Adel al-Jubeir criticised the way Turkey has shared information with Saudi Arabia.
He said: “The Turkish authorities have not been as forthcoming as we believe they should have been.
“We have asked our friends in Turkey to provide us with evidence that we can use in a court of law. We have not received it in the manner that it should have been received.”
President Erdogan says the order to kill Jamal Khashoggi came from the highest levels of the Saudi government but insists he does not want to damage the Saudi royal family.
The Saudi government denies that Crown Prince Mohammed bin Salman was involved in the killing.
The Saudi public prosecutor has said Jamal Khashoggi was killed inside the consulate as a result of a “rogue operation” on the orders of an intelligence officer.
Jamal Khashoggi was given a lethal injection after a struggle. The journalist’s body was then dismembered inside the consulate in Istanbul and the body parts were handed over to a local”collaborator” outside the grounds, the prosecutor said.
Turkey also insists the order to the Saudi dissident came from the highest levels.
The Washington Post, which Jamal Khashoggi worked for, says the CIA assessment was based partly on a phone call made by the crown prince’s brother, Prince Khalid bin Salman, the Saudi ambassador to the US.
Prince Khalid allegedly called Jamal Khashoggi at the direction of his brother and gave him assurances that he would be safe to go to the consulate.
However, Prince Khalid, now back in Saudi Arabia, tweeted that he had not been in contact with Jamal Khashoggi for nearly a year.
The prince said he had never suggested Jamal Khashoggi – who had been in London for a conference until the day before his disappearance – should go to Turkey for any reason.
It is understood CIA agents have also examined a call made to a senior aide of Crown Prince Mohammed by the team that carried out the killing.
Sources quoted in the media stressed that there was no single piece of evidence linking Crown Prince Mohammed directly to the murder, but officials believe such an operation would have needed his approval.
At a news conference in Riyadh on November 15, Deputy Public Prosecutor Shalaan bin Rajih Shalaan said Jamal Khashoggi was given a lethal injection and his body was dismembered inside the consulate after his death.
The body parts were then handed over to a local “collaborator” outside the grounds, the prosecutor added.
A composite sketch of the collaborator has been produced and investigations are continuing to locate the remains.
Eleven unidentified people have been charged over Jamal Khashoggi’s death and the prosecutor is seeking the death penalty for five of them.
However, the US has not said whether it has received a tape and France’s foreign minister has said it is not in possession of one as far as he is aware.
Saudi Arabia has admitted a team of agents murdered Jamal Khashoggi, a prominent critic who was living in self-imposed exile in the US and writing for the Washington Post, and it has arrested 18 people allegedly involved.
At a news conference in Paris on November 12, PM Justin Trudeau said Canadian intelligence agencies had been working very closely with Turkey on the murder investigation.
He added: “I had a conversation with Erdogan a couple of weeks ago over the phone. Here in Paris we had brief exchanges and I thanked him for his strength in responding to the Khashoggi situation.”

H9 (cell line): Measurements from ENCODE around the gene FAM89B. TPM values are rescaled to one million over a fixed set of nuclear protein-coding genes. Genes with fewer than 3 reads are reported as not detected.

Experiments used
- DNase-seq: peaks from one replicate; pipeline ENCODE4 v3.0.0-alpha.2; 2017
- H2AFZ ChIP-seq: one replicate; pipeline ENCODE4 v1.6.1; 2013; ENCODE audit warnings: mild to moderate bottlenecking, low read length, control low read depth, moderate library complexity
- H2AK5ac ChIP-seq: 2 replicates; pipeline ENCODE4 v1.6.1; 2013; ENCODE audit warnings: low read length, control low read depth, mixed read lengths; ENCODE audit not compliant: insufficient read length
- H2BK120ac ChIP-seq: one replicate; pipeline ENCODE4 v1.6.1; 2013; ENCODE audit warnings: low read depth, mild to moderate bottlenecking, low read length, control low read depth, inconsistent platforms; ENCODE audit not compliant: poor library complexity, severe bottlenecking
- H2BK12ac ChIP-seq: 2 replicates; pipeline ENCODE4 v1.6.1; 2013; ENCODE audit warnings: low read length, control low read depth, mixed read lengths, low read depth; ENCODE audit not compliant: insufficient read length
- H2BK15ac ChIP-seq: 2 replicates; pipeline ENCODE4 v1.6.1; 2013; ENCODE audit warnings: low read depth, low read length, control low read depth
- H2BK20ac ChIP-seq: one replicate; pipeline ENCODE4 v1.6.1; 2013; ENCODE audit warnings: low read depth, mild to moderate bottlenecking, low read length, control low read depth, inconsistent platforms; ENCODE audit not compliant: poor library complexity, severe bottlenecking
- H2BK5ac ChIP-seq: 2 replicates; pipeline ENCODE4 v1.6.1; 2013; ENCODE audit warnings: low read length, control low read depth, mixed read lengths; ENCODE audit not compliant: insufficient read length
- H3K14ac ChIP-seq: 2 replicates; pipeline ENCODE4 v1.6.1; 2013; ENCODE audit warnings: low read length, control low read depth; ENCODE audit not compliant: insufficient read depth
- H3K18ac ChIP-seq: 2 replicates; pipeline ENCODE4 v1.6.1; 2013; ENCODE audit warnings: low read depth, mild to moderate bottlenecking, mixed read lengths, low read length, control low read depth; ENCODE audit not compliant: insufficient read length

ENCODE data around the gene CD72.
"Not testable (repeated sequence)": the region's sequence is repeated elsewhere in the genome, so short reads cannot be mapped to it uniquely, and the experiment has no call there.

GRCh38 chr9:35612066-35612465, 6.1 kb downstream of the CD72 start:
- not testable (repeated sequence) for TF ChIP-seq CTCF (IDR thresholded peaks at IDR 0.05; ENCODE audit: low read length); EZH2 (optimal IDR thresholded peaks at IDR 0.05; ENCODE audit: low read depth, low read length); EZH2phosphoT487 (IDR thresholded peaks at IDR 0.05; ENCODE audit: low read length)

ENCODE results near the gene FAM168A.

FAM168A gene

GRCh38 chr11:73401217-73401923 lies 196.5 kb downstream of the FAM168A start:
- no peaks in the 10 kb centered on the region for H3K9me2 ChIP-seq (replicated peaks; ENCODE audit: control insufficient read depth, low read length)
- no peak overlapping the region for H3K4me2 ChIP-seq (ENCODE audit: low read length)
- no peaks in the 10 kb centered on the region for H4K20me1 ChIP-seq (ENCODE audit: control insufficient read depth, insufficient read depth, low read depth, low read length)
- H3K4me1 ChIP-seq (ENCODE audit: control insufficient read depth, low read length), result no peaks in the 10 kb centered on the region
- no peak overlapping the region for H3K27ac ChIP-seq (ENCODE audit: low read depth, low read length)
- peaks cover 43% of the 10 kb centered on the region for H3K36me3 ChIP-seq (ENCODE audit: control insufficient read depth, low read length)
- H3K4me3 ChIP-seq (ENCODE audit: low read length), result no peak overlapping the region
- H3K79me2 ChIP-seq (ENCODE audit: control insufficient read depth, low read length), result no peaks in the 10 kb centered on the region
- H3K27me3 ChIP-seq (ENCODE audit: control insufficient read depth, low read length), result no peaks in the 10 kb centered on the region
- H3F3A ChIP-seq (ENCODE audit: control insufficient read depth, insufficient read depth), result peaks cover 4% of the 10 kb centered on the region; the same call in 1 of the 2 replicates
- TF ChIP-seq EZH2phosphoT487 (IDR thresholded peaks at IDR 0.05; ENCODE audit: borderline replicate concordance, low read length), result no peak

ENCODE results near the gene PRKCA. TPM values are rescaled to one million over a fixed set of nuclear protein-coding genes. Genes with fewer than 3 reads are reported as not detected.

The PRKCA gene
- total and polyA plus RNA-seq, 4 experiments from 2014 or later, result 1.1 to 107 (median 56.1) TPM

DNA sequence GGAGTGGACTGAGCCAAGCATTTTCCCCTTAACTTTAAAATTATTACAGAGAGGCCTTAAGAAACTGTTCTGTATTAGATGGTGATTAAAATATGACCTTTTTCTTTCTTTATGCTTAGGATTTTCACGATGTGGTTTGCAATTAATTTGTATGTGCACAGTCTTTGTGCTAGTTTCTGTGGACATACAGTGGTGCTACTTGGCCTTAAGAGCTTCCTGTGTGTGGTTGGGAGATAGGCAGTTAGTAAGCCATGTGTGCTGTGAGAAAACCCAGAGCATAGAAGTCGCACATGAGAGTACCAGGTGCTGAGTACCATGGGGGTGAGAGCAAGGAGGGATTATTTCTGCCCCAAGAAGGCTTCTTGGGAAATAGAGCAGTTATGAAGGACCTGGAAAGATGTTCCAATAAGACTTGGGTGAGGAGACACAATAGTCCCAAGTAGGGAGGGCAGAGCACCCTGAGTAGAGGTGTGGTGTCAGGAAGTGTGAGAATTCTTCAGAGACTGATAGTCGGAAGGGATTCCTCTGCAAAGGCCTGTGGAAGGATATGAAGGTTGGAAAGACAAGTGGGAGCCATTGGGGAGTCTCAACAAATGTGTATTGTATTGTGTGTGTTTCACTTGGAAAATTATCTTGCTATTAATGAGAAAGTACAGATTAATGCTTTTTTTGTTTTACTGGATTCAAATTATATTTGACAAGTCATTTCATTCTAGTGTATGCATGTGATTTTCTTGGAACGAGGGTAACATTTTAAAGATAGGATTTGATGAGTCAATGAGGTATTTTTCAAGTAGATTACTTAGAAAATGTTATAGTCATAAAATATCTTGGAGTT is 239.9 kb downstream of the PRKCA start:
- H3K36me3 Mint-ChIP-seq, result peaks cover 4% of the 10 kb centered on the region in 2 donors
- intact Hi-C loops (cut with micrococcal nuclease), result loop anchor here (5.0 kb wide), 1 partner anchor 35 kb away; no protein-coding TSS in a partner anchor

When asked whether Canada had heard the purported audio recordings, PM Trudeau said “yes”. But he added that he had not listened to them personally.
According to recent reports, the director of the Canadian Security Intelligence Service (CSIS), Canada’s spy service, travelled to Turkey to discuss the investigation and listened to the recording.
The director then briefed PM Trudeau and other Canadian officials on his visit to Turkey.
Justin Trudeau sidestepped a question about whether such evidence would have consequences for Canada’s relationship with Saudi Arabia.
“We are in discussions with our like-minded allies as to the next steps with regard Saudi Arabia,” he said.
Justin Trudeau has faced calls to cancel a $13 billion arms deal with Saudi Arabia for tanks and armored fighting vehicles built by an Ontario-based unit of the American firm General Dynamics.
Relations between Saudi Arabia and Canada are already strained. In August, Saudi Arabia accused Canada of violating its sovereignty and froze new trade after Canadian officials called for the release of detained civil society and women’s rights activists.
On November 12, Turkey reacted angrily after French Foreign Minister Jean-Yves Le Drian contradicted President Erdogan’s assertion that France had received an audio recording from the consulate and accused the Turkish leader of playing “political games”.
Jean-Yves Le Drian told France 2 television: “The truth isn’t out yet. We want to know the truth, the circumstances of his death and the identity of the culprits. Then we will take the necessary actions.
“If the Turkish president has information to give us, he must give it to us. For now, I don’t know about it.”
Asked if that meant President Erdogan was lying, the foreign minister replied: “It means that he has a political game to play in these circumstances.”
The Turkish presidency’s communications director called the comments “unacceptable” and insisted a representative of French intelligence had listened to the tape on October 24.
Fahrettin Altun told AFP: “If there is miscommunication between the French government’s various agencies, it is up to the French authorities – not Turkey – to take care of that problem.”